When Dr Chelsea Grootveld started her internship on the board of Sport New Zealand, she was told not to worry if she didn’t feel confident speaking up for the first few months. “I said ‘call me out if I don’t say anything after my first month, because that’s just a waste of my time and yours’. It has always been my intention to contribute as fully as I can. The board has definitely created space for me to do that.”
Grootveld, who runs Aiko Consultants and has worked in education policy, research and evaluation for more than 15 years, gained her Sport NZ internship through the Institute of Directors’ Future Directors programme. The programme selects talented potential directors to sit with the board of a New Zealand company or state sector organisation for 12 months.
A triathlete and former netballer, Grootveld has a passion for sport as well as prior governance experience, having sat on the board of a philanthropic trust as well as chairing a school board of trustees . “Having a policy background, running my own consultancy and also having a doctorate inevitably thrust me into a position of leadership and people started asking me to be on boards and to contribute.”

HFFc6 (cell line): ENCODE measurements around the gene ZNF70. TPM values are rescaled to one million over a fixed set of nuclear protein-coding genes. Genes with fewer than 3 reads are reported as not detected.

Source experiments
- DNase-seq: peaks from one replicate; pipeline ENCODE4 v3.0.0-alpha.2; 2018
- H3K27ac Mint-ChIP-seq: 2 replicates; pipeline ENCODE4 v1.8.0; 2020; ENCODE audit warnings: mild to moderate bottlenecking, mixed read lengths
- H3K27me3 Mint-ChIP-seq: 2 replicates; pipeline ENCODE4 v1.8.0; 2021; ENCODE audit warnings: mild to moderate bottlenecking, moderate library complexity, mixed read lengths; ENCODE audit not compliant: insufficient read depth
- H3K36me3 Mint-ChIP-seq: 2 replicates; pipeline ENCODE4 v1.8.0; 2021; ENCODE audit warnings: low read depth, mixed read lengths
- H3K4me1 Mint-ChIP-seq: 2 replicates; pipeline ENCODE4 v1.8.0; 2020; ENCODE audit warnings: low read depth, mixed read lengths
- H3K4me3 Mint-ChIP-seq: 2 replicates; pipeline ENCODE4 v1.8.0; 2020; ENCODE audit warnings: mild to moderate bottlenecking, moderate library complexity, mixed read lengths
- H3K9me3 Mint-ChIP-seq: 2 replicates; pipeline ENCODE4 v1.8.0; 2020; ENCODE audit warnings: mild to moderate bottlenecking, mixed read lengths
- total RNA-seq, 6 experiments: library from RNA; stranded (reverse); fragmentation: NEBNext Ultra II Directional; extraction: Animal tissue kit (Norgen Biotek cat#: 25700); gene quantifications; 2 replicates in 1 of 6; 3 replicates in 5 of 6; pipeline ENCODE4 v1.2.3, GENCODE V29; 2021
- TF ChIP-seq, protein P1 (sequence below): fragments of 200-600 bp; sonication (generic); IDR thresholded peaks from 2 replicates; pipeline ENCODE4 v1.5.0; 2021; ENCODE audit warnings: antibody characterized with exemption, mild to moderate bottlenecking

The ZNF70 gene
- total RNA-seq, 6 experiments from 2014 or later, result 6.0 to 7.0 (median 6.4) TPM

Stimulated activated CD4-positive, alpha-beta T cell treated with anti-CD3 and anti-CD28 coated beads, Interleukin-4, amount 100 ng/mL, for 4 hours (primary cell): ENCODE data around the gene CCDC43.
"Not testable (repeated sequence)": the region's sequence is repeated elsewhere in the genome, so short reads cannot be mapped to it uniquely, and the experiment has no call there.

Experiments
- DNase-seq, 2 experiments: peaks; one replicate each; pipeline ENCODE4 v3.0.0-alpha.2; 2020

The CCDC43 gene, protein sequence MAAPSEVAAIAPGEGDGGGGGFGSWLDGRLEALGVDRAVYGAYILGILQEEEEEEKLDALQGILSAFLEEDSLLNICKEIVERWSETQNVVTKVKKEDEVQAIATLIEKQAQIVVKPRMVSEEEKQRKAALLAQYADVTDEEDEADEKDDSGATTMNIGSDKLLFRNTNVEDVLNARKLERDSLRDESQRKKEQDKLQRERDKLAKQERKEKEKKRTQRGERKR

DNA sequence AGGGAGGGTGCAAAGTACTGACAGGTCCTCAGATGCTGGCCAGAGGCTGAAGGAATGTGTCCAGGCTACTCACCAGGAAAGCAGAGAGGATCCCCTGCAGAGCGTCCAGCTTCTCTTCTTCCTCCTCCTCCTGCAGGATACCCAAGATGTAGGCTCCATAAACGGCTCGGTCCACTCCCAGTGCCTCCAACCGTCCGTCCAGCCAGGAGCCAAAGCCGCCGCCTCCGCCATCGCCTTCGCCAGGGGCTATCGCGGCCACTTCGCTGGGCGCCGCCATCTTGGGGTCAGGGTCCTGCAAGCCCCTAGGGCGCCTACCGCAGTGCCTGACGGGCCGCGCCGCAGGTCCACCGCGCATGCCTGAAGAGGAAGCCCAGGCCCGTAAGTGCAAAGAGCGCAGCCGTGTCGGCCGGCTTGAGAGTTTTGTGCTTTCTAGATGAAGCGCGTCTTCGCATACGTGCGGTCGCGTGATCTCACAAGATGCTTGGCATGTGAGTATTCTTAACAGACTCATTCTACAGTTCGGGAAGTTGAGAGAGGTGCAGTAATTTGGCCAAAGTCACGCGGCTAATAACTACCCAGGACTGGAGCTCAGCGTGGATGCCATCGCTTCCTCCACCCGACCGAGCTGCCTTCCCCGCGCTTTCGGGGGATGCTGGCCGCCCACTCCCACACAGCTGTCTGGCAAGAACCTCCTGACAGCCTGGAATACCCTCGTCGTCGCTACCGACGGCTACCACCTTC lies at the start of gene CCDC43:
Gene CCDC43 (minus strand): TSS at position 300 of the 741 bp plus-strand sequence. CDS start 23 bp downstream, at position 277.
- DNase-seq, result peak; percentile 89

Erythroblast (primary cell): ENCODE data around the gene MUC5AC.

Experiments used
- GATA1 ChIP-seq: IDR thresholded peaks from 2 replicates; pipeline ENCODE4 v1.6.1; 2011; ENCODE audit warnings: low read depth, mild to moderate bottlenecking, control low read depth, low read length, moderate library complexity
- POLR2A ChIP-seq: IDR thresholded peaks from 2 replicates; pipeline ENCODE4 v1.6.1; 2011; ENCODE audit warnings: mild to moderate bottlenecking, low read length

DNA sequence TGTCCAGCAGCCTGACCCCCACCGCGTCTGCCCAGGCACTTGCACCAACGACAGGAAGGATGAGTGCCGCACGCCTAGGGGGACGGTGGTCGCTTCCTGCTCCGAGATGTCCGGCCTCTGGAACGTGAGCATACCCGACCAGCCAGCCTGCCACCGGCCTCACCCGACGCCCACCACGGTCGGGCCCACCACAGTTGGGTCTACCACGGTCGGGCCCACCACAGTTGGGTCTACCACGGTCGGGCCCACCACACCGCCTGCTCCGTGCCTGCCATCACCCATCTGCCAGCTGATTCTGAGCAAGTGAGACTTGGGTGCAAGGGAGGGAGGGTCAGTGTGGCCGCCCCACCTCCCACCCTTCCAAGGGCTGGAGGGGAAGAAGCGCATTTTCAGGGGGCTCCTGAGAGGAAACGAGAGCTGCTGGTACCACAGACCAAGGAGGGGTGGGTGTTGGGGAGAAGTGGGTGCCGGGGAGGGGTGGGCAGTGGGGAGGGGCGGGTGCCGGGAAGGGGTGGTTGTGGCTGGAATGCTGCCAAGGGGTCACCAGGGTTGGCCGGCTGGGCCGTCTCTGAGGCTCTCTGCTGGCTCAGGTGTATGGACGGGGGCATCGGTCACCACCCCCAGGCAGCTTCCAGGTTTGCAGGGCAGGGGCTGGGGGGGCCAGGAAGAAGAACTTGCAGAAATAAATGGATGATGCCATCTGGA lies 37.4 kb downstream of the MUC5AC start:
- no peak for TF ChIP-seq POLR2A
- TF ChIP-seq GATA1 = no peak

Future Directors provided an opportunity to gain deeper governance experience and to build her networks. “Working on a board with experienced directors, from a range of public sector and commercial backgrounds, with a skilled and experienced chair and a professional and capable chief executive is a nice space to be in. You can actually focus on strategic issues.”
Grootveld says Sport NZ’s board members have all been helpful and willing to share their knowledge and expertise. “I consider them all my mentors. I listen and learn, and ask questions and have a conversation with them all.”
It’s not a one-way street though, and Grootveld believes she has also added value to the board. She holds a PhD in Education from Victoria University, and her thesis looked at the effect of higher education on Māori. “I’m able to bring a level of analysis and expertise to the board. I will challenge in terms of equity, not only for Māori and Pacific Islanders, but equity for women. I’m also a little younger than most of the other board members, so I bring that perspective too, and hopefully challenge their thinking. I bring a different cultural lens.”
The Future Directors placement was for one year. “I need to have a conversation with the chair actually,” Grootveld laughs. “I’m pretty sure my year is up. For the moment though, I think it’s a mutually beneficial partnership. I’m being exposed to lots of different opportunities. For example, I presented on behalf of the board at the Women on Boards conference and at the Women in Governance Awards, so there have been a lot of spin-offs from it.”
Looking ahead to where her governance career might head, Grootveld says her skillset and experience lends itself towards public sector roles, particularly in education and research but she is keeping an open mind.